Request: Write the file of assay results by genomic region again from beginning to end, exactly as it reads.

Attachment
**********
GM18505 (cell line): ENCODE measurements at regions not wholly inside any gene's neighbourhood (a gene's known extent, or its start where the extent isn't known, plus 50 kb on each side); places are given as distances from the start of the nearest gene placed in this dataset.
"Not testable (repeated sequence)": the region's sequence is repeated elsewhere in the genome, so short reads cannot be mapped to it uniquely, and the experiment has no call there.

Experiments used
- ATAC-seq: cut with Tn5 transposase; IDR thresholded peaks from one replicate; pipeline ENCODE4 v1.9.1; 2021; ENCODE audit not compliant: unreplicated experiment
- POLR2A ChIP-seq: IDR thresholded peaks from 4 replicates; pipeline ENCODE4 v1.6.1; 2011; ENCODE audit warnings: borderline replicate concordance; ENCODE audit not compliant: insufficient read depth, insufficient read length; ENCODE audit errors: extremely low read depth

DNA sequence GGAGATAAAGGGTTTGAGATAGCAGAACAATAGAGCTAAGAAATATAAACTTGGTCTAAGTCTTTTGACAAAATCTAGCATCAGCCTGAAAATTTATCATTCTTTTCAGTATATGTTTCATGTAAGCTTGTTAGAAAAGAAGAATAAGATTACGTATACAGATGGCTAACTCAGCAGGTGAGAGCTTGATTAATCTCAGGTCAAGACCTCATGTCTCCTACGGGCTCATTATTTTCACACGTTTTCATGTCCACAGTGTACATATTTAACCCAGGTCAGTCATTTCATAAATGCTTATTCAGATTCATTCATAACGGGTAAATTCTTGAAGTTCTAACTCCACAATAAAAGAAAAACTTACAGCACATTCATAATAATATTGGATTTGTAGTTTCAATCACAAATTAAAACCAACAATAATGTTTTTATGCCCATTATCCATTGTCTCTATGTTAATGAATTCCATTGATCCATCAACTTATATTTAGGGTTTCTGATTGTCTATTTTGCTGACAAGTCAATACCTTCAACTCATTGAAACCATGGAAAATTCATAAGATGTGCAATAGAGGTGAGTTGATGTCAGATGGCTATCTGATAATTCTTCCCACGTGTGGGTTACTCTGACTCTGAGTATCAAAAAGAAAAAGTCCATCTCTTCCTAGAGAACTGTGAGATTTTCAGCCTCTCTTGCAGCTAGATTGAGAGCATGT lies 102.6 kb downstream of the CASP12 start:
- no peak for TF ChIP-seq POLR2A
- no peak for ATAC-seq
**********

GM18505 (cell line): ENCODE measurements at regions not wholly inside any gene's neighbourhood (a gene's known extent, or its start where the extent isn't known, plus 50 kb on each side); places are given as distances from the start of the nearest gene placed in this dataset.
"Not testable (repeated sequence)": the region's sequence is repeated elsewhere in the genome, so short reads cannot be mapped to it uniquely, and the experiment has no call there.

Experiments used
- ATAC-seq: cut with Tn5 transposase; IDR thresholded peaks from one replicate; pipeline ENCODE4 v1.9.1; 2021; ENCODE audit not compliant: unreplicated experiment
- POLR2A ChIP-seq: IDR thresholded peaks from 4 replicates; pipeline ENCODE4 v1.6.1; 2011; ENCODE audit warnings: borderline replicate concordance; ENCODE audit not compliant: insufficient read depth, insufficient read length; ENCODE audit errors: extremely low read depth

DNA sequence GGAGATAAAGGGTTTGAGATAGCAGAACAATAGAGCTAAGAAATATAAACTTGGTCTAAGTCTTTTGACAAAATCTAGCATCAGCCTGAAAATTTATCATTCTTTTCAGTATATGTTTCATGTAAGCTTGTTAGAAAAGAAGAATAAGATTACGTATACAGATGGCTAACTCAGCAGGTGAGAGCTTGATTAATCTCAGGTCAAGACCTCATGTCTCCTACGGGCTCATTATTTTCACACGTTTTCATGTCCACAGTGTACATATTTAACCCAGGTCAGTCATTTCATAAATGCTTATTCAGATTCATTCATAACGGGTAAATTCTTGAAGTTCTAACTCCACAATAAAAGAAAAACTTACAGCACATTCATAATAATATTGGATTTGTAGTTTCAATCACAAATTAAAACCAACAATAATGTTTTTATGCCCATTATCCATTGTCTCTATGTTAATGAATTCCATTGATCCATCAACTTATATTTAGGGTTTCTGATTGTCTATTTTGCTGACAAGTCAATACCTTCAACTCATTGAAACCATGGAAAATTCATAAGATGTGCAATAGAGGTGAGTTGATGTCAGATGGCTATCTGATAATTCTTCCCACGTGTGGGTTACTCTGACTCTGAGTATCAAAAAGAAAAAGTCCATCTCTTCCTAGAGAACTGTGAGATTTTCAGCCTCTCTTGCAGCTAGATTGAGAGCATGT lies 102.6 kb downstream of the CASP12 start:
- no peak for TF ChIP-seq POLR2A
- no peak for ATAC-seq